Summer’s here, and I’m on annual leave. Kids are out of school, and when my wife isn’t bashing away at the keyboard upstairs, we’re finding lots of time for other good things. Picking blackberries, riding bicycles, eating/making hummous that makes your bread look like a slice of watermelon. Reading Tragically Hip think pieces (including my own).
It’s also a good time to reflect on summers past, and share a few stories. The one I’m sharing here was inspired by my wife’s blog from a few weeks ago about a wasp trapped in her office; she melds it with a memory of a wasp from her childhood, full of danger and suspense and blessed maternal rescue. I’m biased, of course (reader, I married her), but I think the writing is exceptional.
One afternoon, I sat on the swing, kicking my sandaled feet, and a wasp settled between the straps. I froze. I couldn’t swat it away because I had to hold on to the chains of the swing. I tried to kick, very gently, to dislodge it. The wasp crawled over the strap and down along my foot. Then it crawled onto the bottom of my foot, its tiny feet and buzzing wings moving between my sandal and my skin.
Sometimes, speech is impossible, but I must have said something because my little brother ran for Mum. I gripped the swing’s chains tightly. The wasp explored. No wind moved the leaves above my head. Everything stopped. Except for those tiny, tickly feet.
-Katie Munnik, “Wasp”
I have felt those tiny, tickly feet.
When I was six, my family drove thousands of kilometres from our home in Calgary, Alberta, to my maternal grandmother’s place in Yarmouth, Nova Scotia. Massive road trip, for which we had got rid of my mom’s beloved little Honda and acquired a Plymouth Voyager minivan. My first time crossing the border (flying as a baby doesn’t count), as we headed south halfway across the Prairies and tripped through the US Midwest and Northeast all the way to Bar Harbour, Maine, where I woke up at first light in a car park with a giant ferry in front of me, the nose pulled up for cars to drive in. It may be clichéd to say it was like the mouth of a large, industrial beast, but I was six years old and still learning about clichés. It was a wholly memorable trip.
But the most visceral of all my memories from that summer was the day I left Gram’s cottage to visit the lake. The path led down a little hill and over a small wooden bridge that spanned a mammoth ditch. Clump, clump went my sneakers, followed by the crunch of gravel from the road. There I paused, because I felt a tickle.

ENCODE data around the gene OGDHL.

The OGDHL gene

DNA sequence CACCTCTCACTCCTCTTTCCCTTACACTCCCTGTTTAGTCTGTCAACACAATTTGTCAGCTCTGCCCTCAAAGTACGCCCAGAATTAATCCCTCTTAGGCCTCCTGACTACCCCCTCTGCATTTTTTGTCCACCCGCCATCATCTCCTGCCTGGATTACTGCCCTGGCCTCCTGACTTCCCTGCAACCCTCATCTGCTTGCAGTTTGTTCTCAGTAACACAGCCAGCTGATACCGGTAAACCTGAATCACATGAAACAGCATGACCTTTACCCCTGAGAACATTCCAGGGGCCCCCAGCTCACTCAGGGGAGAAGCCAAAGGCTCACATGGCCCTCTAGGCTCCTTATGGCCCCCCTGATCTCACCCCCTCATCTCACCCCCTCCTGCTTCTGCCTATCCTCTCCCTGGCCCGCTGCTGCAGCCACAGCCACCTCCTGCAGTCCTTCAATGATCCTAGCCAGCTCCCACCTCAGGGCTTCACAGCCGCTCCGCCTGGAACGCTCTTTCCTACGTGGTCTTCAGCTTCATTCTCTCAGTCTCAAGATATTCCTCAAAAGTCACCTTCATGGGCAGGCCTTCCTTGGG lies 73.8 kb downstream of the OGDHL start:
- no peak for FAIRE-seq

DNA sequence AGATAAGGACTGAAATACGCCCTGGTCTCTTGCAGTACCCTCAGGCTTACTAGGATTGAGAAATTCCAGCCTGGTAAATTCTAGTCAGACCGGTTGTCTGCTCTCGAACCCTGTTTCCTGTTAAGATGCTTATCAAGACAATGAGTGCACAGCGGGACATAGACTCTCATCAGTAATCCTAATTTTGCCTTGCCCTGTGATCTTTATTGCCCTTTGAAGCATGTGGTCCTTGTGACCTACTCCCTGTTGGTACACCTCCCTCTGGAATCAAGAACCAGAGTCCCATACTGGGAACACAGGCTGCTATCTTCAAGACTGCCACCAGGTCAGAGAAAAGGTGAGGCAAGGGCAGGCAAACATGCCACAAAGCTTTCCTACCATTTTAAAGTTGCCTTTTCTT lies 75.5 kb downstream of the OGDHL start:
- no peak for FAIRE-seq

Tiny, tickly feet on my right calf.
I looked down to see a hornet resting contemplatively on my skin.
“Resting” and “contemplatively” don’t really suggest what was about to happen, but that moment took a lot of time in my imagination. I can see the insect so clearly, the three sections of its body, its transparent wings. If it sat there as long as I imagine it did, I had ample time to brush at it with my hand or shake my leg or something. Anything. I did nothing, and that moment of taking it in probably lasted only a fraction of a second.
That’s when the hornet stung me. And I screamed.
I had never been stung by such a creature before. Mosquitos are not a patch on this, nor even the horse flies I met in Red Deer. I yelled so hard, my (Great) Uncle Horace told me later he could hear me at his boathouse, a mile away. I ran back over the bridge, up the hill, back to the cottage where my mother was already rushing out the door to see what was wrong. The comfort, the cuddles, the inevitable ice wrapped in a tea towel. Something cold to drink.
After I’d calmed down, my mother suggested we go together down to the lake and take Gram’s rowboat out. So we did: down the path, over the footbridge. And another blasted hornet zoomed up and stung me – same place but on the left leg, this time on the inseam, so to speak. I yelled again and my mother (who was wearing blue jeans; as we tried to make sense of it all later and I asked why it didn’t sting her, she said it was because she was wearing long pants) scooped me up by the armpits and carried me back to the cottage.
I remember drinking coke with ice and a straw, reading an encyclopedia entry on “hornet” to learn about this creature, and occasionally I looked out the window at the ditch and the wooden bridge, where my father and my Uncle Gary were burning off the hornets’ nest with an improvised flamethrower – an aerosol can and a cigarette lighter. Tonight we smoke them out, sings the poet. When he introduced the song on a live Hip album recorded in Detroit, Gord Downie suggested that “adolescence, in essence, is all about trust.” He could have been speaking about my mother. Or Katie’s.